Once a season the young artists of the COC’s Ensemble Studio get to perform one of the company’s productions on the main stage of the Four Seasons Centre. Last night it was the Claus Guth production of The Marriage of Figaro. I’ve said enough about the production already here and here so let’s cut to the chase.
Today’s lunchtime concert in the RBA involved members of the cast of the Ensemble Studio performance of Marriage of Figaro in a semi-staged series of excerpts from the opera. The Ensemble Studio annual stage performance is always worth seeing and this year I think it’s going to be a real treat. Highlights today included Gordon Bintner’s Count. The guy can sing but here there was a swagger that should be just perfect for the Guth production. Jacquie Woodley’s Cherubino was utterly brilliant. Aviva Fortunata nailed Porgi amor, so often a disappointment I find. And I really liked Karine Boucher’s Susanna. She’s not always been a favourite of mine but her slightly dark for a soprano tone seemed really well suited to this music and blended especially well with Aviva. Ian MacNeil impressed too as Figaro, though it’s a role that’s a bit downplayed by this production, and I shall be curious to see what he does with it in the full version. Megan Latham, Jean-Philippe Fortier-Lazure and Aaron Sheppard rounded out today’s cast with the indefatigable Hyejin Kwon on piano. If you don’t yet have tickets for the performance on the 22nd I strongly suggest getting some. They are only $22 or $55 for the best seats. As Claire Morley said in her introduction this could be an event that’s talked of for years to come.
Yesterday’s lunchtime concert in the RBA featured two members of the Ensemble Studio. Andrew Haji, standing in for an indisposed Charles Sy, and Jennifer Szeto performed Liszt’s Tre Sonetti di Petrarca. Thesesongs were unfamiliar to me and came as a pleasant surprise. They are very Italianate and very operatic and have a pretty involved piano part (unsurprisingly). Haji displayed his uncanny ability to find exactly the right idiom for the music and sang with beauty and expression as well as nailing the three high D flats. Szeto was a most accomplished accompanist. Great dress too! New Yorkers can catch these two in the Marilyn Horne Song Celebration at Carnegie Hall on Saturday where they will perform the same music.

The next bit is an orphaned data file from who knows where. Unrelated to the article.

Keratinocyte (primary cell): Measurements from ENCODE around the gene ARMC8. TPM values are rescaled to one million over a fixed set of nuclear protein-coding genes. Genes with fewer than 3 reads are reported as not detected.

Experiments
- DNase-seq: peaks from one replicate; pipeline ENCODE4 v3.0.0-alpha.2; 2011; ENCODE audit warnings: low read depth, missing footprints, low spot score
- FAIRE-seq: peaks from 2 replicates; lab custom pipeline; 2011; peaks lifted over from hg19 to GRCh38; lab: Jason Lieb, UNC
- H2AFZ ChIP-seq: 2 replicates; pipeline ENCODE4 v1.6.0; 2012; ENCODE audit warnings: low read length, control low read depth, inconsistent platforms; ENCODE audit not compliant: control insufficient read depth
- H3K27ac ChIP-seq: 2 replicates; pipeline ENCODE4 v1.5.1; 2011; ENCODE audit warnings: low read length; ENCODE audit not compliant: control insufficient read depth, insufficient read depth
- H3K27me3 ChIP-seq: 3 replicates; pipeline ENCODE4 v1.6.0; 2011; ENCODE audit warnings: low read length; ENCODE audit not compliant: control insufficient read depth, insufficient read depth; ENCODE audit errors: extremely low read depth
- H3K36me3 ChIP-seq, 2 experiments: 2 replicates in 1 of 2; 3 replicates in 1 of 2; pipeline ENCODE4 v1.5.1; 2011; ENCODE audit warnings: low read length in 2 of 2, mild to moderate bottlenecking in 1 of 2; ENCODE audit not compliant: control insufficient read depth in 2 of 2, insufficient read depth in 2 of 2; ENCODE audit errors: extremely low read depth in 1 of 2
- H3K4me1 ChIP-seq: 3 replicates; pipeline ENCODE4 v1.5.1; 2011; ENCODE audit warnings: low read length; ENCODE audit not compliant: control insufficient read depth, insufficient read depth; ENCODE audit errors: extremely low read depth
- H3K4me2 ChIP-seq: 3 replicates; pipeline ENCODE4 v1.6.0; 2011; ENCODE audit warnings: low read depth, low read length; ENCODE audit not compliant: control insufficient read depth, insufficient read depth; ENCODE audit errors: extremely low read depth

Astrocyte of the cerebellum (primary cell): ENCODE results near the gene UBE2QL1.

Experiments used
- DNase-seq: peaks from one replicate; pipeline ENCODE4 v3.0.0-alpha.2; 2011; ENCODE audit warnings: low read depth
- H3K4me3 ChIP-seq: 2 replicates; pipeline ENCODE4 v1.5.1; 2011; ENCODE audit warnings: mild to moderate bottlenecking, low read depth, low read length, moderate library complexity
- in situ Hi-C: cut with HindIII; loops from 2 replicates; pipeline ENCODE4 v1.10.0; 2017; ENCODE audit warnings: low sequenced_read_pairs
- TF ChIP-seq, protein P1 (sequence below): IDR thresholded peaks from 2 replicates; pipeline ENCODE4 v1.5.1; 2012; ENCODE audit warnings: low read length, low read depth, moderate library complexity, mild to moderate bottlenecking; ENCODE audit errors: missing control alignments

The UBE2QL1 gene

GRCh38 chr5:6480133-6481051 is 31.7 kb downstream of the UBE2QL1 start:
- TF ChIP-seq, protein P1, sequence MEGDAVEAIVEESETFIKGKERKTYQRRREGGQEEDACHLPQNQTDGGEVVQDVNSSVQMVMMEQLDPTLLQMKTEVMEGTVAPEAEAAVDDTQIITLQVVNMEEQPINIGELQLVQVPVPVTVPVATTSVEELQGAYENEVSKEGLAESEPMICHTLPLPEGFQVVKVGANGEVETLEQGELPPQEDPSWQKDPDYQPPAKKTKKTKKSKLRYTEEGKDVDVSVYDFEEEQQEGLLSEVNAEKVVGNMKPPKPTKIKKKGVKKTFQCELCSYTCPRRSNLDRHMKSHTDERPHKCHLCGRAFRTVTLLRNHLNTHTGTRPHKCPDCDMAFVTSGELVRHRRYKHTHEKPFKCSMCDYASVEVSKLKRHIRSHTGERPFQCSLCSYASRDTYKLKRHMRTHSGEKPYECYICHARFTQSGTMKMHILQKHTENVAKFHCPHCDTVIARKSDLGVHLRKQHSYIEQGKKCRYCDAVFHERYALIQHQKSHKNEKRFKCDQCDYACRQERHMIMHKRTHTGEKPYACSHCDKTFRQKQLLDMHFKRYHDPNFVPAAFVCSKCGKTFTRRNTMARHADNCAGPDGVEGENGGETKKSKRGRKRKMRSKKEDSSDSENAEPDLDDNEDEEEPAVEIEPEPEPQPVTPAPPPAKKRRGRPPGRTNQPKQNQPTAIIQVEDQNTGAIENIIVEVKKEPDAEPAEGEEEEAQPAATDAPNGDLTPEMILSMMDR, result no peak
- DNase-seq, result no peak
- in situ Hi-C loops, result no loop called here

Yesterday saw the first free concert of the season in the Richard Bradshaw Amphitheatre. It was a chance to see the 2015/16 Ensemble Studio; two new singers, one new pianist and six singers and a pianist from last year. The format was one aria per singer with few surprises. We also got to hear the core quartet casting for the Ensemble Studio performance of Le Nozze di Figaro later in the season. No surprises there either; Il Conte – Gordon Bintner, Iain MacNeil – Figaro, La Contessa – Aviva Fortunata, Susanna – Karine Boucher. That leaves four tenors for the other roles…
The Ensemble Studio got to do their thing last night with their annual main stage performance; this year, of course, Joan Font’s production of The Barber of Seville. This year only one role was split; Andrew Haji singing Almaviva in Act 1 with Jean-Philippe Fortier-Lazure coming off the bench for the second half. The other main roles went to Clarence Frazer as Figaro, Charlott Burrage as Rosina, Iain McNeil as Doctor Bartolo, Gordon Bintner as Don Basilio and Karine Boucher as Berta. Ringer Jan Vaculik sang both Fiorello and the Officer.
Today’s lunch time concert in the RBA was a lieder recital by two Ensemble Studio members; bass-baritone Gordon Bintner and tenor Andrew Haji. Both singers sang settings of texts by Heinrich Heine. Bintner, accompanied by Jennifer Szeto kicked off with selections from Schubert’s Schwanengesang to be followed by Haji and Liz Upchurch with Schumann’s Dichterliebe.
Today saw the annual lunchtime concert in the RBA in which members of the COC Ensemble Studio collaborate with visitors from the Atelier lyrique de l’Opéra de Montréal. There were three singers from each program but rather unusually only one of them was female; soprano France Bellemare. Naturally I was rather focussed on the visiting singers as the three Toronto participants; Gordon Bintner, Clarence Frazer and Andrew Haji are very much known quantities. Of the visitors it was very much Ms. Bellemare who shone. She has a very accurate, lovely rich voice with perhaps still some work to do on the top of her range but very easy to listen to and she’s musically and dramatically convincing too. Her version of Micaëla’s Je dis que rien ne m’épouvante was very competent though I’m not sure it’s ideal rep for her. The Song to the Moon from Rusalka though fitted her like a glove. This was really lovely singing. She also did very well in duet with Clarence Frazer in Lippen schweigen from Die Lustige Witwe or The Merry Widow or La Veuve Joyeuse as all three languages were used! She can waltz too though perhaps not as well as Clarence. Ladies, if you need a dance partner consider Mr. Frazer. She also shone in the final number; the Libiamo from La Traviata. I confess when I saw the program and saw that she would be partnered by Andrew Haji I rather expected her to be sung off the stage. She wasn’t. She held her own with a tenor who will sing this role on the COC’s main stage next season. No mean feat. This young lady is definitely one to watch.